"How to Introduce A Speaker "
Guest Speaker Introductions:
Part of Your Curriculum?
Is the art of introducing a guest speaker part of your job? Typically the answer to this question is no. Should it be? Absolutely, because there are occasions when you are called upon to host important meetings/events sponsored by your company. Your introduction of the speaker is critical for soliciting buy-in from the audience. How you introduce a speaker will create greater impact for the speaker. It sets the tone for the speech. It's easy to assume that because executives are very adept at communicating with people individually or in groups, they are equally at ease with something as simple as introducing a speaker. That might be true if the only thing the executive has to do is to stand in front of the group and say: "Good evening. It's my pleasure to introduce to you Dr. A. B. Smith, Director of Clinical Research at Clyde Memorial Hospital". Unfortunately it's not quite that simple. The Need for Understanding
Given the importance of these events, there are important reasons to become comfortable with introductions.
-It pays tribute and respect to the speaker
-It helps minimize the inevitable attack of "butterflies" that will set in when one is unprepared. It's very natural, even for the most confident executive to be nervous when speaking before any group. They need to know that: "It's okay to have butterflies as long as they fly in formation". This metaphor has always been very comforting to me in my career as a trainer and speaker because it gives me permission to be human. However, I've also found that the more prepared I am, the less likely I am to sink into a state of panic. Will a good introduction assure a successful presentation? Not necessarily. However, while a good introduction may not make up for a bad presentation, a poor introduction can turn people away from the best of presentations. The last thing you want to happen is to have the audience disappear. Effective Introductions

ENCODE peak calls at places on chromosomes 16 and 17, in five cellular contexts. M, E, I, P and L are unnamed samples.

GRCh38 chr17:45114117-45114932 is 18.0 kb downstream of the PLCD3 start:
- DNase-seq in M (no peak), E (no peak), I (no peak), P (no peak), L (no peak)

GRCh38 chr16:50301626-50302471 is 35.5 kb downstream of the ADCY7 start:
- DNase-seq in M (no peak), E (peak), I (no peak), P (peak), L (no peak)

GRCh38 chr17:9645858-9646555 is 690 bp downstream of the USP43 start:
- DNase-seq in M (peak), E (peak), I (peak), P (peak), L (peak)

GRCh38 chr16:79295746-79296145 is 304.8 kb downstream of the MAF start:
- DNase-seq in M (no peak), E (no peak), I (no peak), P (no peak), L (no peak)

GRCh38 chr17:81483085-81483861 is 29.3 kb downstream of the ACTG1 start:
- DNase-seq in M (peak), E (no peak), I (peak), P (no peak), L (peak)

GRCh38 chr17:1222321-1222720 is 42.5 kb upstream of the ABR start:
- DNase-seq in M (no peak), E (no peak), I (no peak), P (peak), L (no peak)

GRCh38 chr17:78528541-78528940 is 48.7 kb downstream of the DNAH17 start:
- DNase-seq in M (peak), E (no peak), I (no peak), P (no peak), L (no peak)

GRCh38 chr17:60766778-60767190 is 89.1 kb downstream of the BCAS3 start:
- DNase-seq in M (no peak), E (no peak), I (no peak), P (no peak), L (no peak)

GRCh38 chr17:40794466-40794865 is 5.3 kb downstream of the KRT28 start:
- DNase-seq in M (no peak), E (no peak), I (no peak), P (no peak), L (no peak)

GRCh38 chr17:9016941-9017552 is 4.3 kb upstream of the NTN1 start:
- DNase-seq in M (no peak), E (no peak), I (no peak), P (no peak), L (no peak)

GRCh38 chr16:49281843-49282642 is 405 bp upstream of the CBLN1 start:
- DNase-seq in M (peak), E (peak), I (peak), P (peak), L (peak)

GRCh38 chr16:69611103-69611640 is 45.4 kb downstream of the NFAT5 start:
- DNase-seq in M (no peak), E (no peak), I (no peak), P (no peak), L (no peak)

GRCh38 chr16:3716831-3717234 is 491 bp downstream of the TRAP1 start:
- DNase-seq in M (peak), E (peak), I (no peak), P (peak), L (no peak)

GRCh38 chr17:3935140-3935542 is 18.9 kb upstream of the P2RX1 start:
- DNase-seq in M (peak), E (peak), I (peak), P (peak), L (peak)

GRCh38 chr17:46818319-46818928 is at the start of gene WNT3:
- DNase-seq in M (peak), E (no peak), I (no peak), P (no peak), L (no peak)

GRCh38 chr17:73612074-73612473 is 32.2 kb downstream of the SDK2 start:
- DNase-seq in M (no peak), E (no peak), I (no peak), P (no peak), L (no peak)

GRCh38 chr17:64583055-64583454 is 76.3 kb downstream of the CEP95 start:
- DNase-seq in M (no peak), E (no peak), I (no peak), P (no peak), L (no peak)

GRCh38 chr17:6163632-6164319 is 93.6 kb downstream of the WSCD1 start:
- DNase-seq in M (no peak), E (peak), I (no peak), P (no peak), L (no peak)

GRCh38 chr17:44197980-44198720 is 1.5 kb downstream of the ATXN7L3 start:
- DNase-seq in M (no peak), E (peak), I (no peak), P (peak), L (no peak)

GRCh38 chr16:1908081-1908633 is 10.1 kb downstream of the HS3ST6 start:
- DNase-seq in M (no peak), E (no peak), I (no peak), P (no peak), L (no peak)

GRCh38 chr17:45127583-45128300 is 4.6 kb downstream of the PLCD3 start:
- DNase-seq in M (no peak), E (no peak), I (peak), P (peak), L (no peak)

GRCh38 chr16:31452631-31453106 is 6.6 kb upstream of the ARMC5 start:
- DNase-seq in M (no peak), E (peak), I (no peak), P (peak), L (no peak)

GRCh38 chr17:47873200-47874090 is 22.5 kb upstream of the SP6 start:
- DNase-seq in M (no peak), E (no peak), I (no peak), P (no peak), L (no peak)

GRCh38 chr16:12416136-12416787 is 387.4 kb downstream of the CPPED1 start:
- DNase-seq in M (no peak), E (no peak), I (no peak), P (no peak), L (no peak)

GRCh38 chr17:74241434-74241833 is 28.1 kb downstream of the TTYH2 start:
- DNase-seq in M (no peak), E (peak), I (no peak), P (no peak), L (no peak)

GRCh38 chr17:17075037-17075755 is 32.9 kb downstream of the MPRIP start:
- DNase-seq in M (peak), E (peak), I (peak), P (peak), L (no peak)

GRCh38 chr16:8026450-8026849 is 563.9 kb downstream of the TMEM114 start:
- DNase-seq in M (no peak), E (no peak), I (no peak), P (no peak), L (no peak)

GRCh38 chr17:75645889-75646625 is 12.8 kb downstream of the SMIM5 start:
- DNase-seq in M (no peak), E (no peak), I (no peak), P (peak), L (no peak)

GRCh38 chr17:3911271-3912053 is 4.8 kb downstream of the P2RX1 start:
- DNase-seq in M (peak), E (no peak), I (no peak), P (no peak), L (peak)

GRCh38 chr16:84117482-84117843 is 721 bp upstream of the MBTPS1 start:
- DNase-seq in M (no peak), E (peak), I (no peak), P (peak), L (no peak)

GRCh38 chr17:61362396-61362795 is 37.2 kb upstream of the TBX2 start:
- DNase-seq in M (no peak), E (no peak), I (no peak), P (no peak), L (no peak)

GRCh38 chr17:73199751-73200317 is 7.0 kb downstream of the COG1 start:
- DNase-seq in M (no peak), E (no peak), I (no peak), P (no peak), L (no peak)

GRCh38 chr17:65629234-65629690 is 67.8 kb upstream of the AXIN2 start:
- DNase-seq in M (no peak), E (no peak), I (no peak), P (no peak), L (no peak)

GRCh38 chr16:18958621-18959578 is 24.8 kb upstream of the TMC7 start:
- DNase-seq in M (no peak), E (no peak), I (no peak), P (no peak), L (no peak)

According to Peter Urs Bender, a master at presentation skills, there are three steps in delivering an effective introduction. The 3 Steps of Effective Introductions
1. Establish the importance of the topic.
2. Relate the immediacy of the topic.
3. Highlight the speaker's qualifications.
Establish the importance of the topic.
After greeting the audience, the executive should begin by creating a context for the presentation with a concrete example to which the audience can relate. For example, let's assume that the speaker being introduced was the lead investigator on a study evaluating the effectiveness of a new antibiotic against gram-positive bacteria which have become resistant to most antibiotics. The audience consists of prominent researchers, scientists and doctors. The executive might begin with: "Rising morbidity and mortality due to resistant staph infections in hospitals are of deep concern to all clinicians. Tonight we will hear about the results of a study involving Staphkil, a new antibiotic with a mechanism of action that promises to put an end to bacterial resistance as we know it". Relate the immediacy of the topic.
The next step is to relate precisely how the information the audience is about to hear will help them achieve their personal and professional goals. The object is to hook the audience immediately. "As clinicians deeply concerned with the question of bacterial resistance, I'm certain you will find the data presented today to be very exciting." Highlight the speaker's qualifications to address the topic. The executive should conclude with a brief resume of the speaker's credentials, clinical specialty, and research accomplishments. As the speaker's name is announced, the executive should continue to face the audience so that the speaker's name is not lost through a premature turn of the head, and voice volume should be increased. Then they should say: "I'm delighted...
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